Nausea, dry mouth, and muscle aches are some of the common adverse effects of anesthesia. However, the risks of anesthesia in children are not well studied. This study evaluates the risk of adverse events associated with giving propofol sedation/anesthesia to children for imaging studies in pediatric research.
This retrospective cohort study included a total of 607 children who enrolled in clinical research protocols and required anesthesia for imaging studies. The effect of propofol sedation/anesthesia was evaluated, and the primary outcome of the study was the occurrence of respiratory, cardiovascular, and all anesthesia-related adverse events resulting in an intervention.
The 607 children included in the study received 1,480 propofol anesthetic procedures for imaging studies. The findings indicated that 70% of anesthetics were given to subjects with severe diseases and disabilities. The mean duration of anesthesia was 115 minutes, with airway device being used in 12.5% of the procedures. A total of 98 notable cases of cardiovascular, respiratory, and other events occurred during the study. The incidence rate of the occurrence of adverse events was 534 per 10,000 anesthetic procedures.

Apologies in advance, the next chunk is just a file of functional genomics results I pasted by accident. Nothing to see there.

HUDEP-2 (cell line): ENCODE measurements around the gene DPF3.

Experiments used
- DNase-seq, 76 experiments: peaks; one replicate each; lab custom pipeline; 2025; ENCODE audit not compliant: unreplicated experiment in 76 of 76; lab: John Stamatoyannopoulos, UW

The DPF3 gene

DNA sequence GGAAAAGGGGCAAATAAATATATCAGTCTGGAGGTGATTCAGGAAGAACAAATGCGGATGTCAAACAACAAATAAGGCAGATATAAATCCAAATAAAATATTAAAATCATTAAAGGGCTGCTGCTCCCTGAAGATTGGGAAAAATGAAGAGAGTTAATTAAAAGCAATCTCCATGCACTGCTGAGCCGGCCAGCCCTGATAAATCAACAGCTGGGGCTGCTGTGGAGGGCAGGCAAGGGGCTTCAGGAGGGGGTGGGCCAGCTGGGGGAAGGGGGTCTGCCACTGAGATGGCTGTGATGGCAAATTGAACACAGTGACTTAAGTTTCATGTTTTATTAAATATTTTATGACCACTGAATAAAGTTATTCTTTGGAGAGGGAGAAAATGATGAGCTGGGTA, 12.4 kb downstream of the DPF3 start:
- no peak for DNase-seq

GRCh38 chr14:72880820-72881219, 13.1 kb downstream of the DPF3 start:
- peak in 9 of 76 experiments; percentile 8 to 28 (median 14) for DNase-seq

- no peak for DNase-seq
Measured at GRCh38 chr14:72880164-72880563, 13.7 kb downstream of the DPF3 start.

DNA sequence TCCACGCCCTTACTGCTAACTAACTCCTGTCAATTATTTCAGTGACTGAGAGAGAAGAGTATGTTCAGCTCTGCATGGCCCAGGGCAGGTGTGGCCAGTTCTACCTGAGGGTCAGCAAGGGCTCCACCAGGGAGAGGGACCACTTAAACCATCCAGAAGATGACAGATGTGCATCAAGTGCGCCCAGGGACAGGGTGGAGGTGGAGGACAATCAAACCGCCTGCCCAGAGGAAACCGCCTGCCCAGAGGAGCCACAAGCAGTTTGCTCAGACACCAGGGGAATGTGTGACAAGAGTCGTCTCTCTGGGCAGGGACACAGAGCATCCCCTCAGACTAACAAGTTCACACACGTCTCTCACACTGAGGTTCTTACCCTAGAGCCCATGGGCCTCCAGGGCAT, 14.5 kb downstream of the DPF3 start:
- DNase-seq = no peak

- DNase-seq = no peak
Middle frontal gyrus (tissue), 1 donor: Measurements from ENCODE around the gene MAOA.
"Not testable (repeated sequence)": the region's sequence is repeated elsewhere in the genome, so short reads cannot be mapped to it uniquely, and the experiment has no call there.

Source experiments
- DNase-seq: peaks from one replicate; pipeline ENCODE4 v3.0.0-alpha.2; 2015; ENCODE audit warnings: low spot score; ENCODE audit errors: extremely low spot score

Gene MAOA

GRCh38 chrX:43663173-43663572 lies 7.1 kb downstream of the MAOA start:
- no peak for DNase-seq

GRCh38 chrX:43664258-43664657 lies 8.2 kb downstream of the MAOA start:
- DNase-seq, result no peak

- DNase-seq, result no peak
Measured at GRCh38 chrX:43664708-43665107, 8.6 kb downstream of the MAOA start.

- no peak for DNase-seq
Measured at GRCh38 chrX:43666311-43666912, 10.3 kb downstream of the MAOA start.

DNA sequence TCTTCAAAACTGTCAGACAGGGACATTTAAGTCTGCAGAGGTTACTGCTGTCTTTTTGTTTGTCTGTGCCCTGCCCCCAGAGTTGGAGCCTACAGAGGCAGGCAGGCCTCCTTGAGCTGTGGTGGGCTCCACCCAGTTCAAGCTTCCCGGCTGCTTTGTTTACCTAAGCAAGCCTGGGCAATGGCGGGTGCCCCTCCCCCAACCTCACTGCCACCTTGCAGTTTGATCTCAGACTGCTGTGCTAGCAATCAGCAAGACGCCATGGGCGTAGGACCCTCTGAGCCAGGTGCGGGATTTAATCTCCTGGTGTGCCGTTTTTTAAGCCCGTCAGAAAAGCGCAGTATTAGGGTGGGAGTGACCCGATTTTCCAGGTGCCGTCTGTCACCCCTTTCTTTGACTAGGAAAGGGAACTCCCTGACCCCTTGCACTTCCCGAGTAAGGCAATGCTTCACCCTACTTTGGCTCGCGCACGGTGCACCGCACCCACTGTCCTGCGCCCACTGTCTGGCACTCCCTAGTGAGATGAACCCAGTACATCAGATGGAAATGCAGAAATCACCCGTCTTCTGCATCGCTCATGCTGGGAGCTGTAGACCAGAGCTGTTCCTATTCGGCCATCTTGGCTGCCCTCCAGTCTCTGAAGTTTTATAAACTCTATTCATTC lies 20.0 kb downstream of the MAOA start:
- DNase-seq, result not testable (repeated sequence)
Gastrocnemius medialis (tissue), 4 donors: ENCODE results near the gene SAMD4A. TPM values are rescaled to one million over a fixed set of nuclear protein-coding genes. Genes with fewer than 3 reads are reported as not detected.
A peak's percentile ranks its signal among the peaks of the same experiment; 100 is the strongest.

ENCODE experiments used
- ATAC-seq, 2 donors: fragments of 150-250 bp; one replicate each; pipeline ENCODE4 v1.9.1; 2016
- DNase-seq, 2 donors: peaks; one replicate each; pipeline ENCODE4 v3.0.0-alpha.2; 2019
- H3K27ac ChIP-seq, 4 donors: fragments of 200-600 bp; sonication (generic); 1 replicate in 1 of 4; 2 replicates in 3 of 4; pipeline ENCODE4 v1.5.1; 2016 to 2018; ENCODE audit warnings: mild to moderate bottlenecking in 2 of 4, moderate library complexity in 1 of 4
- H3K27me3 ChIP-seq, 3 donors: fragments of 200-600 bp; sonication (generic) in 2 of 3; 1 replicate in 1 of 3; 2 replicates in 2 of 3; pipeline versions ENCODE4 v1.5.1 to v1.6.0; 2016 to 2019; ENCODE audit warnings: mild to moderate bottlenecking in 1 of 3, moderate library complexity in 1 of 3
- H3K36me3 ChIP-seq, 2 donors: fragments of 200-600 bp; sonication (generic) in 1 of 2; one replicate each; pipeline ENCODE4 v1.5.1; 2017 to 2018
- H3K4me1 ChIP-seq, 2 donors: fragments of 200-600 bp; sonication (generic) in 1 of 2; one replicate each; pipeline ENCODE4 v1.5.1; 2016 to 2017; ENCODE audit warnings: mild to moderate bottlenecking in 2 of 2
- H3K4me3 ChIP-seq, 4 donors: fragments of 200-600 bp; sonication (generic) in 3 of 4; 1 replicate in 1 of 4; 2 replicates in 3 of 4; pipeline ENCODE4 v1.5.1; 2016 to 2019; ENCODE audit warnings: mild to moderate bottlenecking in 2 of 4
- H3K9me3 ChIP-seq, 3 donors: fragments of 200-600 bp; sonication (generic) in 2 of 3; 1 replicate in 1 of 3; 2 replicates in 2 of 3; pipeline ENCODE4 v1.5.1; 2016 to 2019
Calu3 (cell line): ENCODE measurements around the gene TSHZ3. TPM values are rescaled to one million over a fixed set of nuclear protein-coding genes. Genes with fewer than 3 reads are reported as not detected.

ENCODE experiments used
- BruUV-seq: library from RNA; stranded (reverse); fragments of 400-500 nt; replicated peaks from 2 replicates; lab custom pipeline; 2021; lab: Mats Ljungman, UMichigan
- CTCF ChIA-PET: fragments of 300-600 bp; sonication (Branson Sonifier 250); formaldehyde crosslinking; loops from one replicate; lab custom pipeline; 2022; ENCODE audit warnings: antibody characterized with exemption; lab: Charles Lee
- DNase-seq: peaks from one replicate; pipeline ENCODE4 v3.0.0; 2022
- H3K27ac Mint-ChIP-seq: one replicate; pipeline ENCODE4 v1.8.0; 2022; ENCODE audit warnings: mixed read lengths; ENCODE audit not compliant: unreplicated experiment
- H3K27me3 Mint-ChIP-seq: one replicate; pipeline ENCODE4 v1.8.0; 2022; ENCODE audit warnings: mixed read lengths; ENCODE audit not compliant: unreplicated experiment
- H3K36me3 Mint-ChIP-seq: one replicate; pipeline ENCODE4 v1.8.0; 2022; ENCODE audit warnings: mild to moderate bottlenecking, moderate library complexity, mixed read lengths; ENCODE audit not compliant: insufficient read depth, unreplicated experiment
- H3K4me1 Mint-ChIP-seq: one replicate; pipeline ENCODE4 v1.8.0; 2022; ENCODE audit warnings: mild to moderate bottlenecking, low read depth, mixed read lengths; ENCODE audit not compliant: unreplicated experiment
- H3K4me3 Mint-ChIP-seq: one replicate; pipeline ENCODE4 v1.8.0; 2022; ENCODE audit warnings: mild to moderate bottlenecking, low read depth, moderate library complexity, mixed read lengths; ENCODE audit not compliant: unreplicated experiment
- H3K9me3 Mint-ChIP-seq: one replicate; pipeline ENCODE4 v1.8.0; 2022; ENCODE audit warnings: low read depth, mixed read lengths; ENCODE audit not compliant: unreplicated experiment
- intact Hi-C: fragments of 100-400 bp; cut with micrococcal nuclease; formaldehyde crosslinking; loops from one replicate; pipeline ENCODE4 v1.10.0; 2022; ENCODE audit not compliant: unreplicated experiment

The research concluded that the use of sedation/anesthesia in high-risk children was not associated with a high incidence of adverse events or long-term complications.
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